You know what film has a good soundtrack? Ghost World.
Yo, this post is dedicated to all my heads that spent 2002 through 2006 fucking with girls who oh-so-studiously spent their time attempting to cop Enid Coleslaw’s style, but’d never admit to having Ghost World as a favourite film in their Friendster/Myspace/whateverthefuck we used back then profile. It’s also taken me seven years to realise that “Enid Coleslaw” is an anagram of “Daniel Clowes”. I thought he was just being cute.
So anyway, Ghost World is the best teen movie of the decade (its only real competitition is Mean Girls and Stick It, unless you want to make with the filmblog-friendly challenging opinions and start claiming that City of God and Gomorrah have inherent John Hughes influences). Thora Birch back when she had great tits, Scarlet Johansson back when she didn’t, Steve Buscemi with the creep button turned up two notches higher than the role strictly necessitated, and fallen soldier Brad Renfro showing that pussy ass Heath Ledger how a soon-to-OD actor takes control of a supporting role. But we’re not here to talk about the movie. Let us briefly consider the soundtrack.
For some, the movie’s opening scene of Enid shimmying about her dad’s apartment to a Bollywood soundtrack was the very moment in their existence they decided to be one of those/to solely date quirky indie broads with a firesale dress attire. For me, it was more reminiscent of those afternoons spent in Hindi-owned school uniform shops as a young bairn waiting for my mother to find a pair of trousers that’d fit me. “Jaan Pehechaan Ho”, and the associated dance routine, is taken from the 1965 Bollywood movie “Gumnaam”, a light-hearted comedy in which a bunch of strangers are forced into a mysterious mansion and murdered one by one. I’m not sure where the dancing features into this.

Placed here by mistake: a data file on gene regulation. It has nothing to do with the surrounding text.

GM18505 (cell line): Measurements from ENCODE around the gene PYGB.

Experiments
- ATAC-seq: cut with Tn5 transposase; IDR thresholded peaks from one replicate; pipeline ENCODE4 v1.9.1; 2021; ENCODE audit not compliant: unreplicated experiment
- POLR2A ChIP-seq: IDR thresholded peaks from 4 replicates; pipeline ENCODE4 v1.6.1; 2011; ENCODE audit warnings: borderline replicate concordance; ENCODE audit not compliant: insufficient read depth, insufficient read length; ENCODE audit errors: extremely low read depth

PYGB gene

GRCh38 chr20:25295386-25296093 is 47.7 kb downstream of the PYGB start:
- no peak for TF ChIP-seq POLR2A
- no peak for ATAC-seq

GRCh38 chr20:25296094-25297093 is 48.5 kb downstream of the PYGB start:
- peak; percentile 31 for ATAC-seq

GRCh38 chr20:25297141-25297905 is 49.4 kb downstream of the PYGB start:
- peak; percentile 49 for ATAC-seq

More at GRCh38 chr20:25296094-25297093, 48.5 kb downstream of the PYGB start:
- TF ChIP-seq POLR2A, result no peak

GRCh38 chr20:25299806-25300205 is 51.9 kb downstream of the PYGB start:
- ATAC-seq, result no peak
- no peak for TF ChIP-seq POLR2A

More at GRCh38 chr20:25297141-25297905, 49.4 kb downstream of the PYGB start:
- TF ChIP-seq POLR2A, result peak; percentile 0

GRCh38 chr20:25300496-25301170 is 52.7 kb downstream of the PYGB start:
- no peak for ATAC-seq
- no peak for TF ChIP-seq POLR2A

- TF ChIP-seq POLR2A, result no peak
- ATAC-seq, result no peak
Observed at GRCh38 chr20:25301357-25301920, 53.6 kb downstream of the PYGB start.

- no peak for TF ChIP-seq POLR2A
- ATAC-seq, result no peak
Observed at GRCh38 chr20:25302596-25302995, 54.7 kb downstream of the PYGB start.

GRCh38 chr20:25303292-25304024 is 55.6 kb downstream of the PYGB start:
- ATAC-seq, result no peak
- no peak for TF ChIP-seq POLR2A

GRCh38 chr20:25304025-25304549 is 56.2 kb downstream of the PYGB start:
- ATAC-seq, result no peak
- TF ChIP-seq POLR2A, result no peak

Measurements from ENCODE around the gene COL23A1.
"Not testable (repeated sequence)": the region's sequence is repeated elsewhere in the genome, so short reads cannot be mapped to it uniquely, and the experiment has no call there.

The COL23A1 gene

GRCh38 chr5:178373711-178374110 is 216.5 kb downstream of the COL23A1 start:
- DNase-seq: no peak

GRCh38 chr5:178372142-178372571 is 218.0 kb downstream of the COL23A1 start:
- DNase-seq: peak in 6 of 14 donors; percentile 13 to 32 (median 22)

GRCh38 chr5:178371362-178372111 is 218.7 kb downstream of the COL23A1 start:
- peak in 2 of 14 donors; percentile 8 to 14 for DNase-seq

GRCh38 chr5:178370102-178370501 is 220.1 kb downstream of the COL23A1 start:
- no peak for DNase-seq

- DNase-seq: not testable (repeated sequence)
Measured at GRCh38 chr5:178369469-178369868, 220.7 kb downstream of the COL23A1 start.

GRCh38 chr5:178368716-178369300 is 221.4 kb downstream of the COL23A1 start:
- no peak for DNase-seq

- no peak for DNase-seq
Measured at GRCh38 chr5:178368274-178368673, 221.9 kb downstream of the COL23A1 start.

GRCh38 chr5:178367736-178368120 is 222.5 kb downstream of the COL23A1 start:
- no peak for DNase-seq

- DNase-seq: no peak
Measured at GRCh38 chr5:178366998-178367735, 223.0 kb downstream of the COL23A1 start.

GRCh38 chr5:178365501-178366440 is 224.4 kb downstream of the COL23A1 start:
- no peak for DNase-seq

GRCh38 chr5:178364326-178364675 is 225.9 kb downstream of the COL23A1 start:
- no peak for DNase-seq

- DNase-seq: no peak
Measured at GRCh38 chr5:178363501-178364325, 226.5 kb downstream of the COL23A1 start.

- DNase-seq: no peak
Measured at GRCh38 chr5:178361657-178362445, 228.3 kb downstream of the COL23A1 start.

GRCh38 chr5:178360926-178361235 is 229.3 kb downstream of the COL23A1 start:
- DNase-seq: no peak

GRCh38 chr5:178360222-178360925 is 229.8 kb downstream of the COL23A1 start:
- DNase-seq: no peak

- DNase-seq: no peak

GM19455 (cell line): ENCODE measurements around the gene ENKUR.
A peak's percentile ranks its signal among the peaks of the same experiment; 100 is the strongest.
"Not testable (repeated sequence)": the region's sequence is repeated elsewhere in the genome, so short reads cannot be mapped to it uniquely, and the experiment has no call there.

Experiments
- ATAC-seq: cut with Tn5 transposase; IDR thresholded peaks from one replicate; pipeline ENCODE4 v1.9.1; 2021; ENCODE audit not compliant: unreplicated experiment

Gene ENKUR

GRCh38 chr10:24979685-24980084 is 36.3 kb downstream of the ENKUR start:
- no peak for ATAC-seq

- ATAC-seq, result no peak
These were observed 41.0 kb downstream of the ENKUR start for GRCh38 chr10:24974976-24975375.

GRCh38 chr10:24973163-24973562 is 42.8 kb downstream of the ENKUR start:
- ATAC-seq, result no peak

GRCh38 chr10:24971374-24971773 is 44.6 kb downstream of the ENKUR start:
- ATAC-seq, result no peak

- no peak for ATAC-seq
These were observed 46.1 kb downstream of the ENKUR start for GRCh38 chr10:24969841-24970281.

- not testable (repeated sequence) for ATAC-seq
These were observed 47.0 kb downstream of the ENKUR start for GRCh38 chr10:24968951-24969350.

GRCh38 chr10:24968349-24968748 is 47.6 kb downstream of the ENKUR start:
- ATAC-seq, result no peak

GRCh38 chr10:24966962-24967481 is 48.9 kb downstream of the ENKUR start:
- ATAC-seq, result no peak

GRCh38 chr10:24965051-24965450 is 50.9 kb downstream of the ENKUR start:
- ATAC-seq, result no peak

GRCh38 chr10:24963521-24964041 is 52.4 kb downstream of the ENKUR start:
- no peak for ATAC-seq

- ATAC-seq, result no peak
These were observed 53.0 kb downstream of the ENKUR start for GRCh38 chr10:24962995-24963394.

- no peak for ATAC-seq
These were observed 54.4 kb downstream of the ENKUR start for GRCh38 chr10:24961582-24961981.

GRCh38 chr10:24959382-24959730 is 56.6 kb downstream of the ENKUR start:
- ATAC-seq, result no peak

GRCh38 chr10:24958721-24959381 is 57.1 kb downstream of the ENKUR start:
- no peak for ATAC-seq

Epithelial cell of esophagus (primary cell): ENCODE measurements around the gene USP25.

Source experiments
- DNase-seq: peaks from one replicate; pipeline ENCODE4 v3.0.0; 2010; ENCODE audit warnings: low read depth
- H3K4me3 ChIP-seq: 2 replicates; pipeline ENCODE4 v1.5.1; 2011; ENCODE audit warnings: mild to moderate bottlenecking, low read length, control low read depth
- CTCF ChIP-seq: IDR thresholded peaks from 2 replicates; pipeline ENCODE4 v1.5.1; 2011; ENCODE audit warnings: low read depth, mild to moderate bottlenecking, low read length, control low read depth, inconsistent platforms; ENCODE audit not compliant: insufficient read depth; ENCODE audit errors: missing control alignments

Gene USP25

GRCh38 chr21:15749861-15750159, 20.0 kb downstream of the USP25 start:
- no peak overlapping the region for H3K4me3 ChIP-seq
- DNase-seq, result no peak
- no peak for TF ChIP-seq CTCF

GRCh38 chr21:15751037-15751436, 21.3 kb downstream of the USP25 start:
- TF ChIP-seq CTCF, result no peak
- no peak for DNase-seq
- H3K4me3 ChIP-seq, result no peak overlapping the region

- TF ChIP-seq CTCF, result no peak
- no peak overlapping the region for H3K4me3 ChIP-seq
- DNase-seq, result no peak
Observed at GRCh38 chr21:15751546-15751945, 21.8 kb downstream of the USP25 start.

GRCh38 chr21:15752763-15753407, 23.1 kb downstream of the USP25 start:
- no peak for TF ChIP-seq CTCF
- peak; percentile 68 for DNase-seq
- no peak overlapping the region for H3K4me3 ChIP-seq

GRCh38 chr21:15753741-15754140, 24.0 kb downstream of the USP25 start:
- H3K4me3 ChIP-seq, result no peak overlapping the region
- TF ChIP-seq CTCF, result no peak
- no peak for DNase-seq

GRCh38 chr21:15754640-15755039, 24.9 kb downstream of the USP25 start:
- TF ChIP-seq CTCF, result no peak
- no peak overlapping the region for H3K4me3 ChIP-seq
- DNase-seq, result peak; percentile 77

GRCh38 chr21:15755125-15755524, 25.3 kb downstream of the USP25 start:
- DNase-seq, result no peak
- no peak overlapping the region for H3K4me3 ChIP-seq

Skip James was a former sharecropper and bootleg whiskey maker who knocked out a bunch of albums in the late 1920s only for the Great Depression to hit, and resultantly people had little money to spend on wax cylinders of his innovative three-fingerpicking technique style of blues. After being rediscovered by folk musicians in the early 1960s, he spent most of the rest of the decade hating folk musicians, before dropping dead in 1969. He has since been covered by Beck, Hope of the States, Deep Purple and Dion. Well done all involved.
If I’m going to listen to downbeat folk music with allusions to “wider social commentary” and the word “nigger” thrown about like so much confetti by a bunch of bodrick-lookin’ racists, I’d much rather it was “C-h-i-c-k-e-n Spells Chicken” by the McGee Brothers than any of Elvis Costello’s 90s albums.
The BluesHammer is one of Novi Sad’s favorite club bands. They combine standard blues with overtones of Southern Rock, rock and soul to produce a sound all of their own, improvization at the forefront. They groove and the people move! They’ve played at the EXIT International Music Festival in Novi Sad (’04, ’05), the KlikkBlues Festival (Novy Zamky, Slovakia) and the Sabac Blues Festival, plus most of the major clubs in Serbia. In 2006, they put out their first album “Can’t Stop” and are currently working on their next project. In the meantime, they played at the Beautiful Blues on the Danube Festival 2006 in Novi Sad, together with Bootleg Blues from Belgrade and The Terry Evans Band.
“Wow, look at me. I’m not even listening to a word you’re saying.”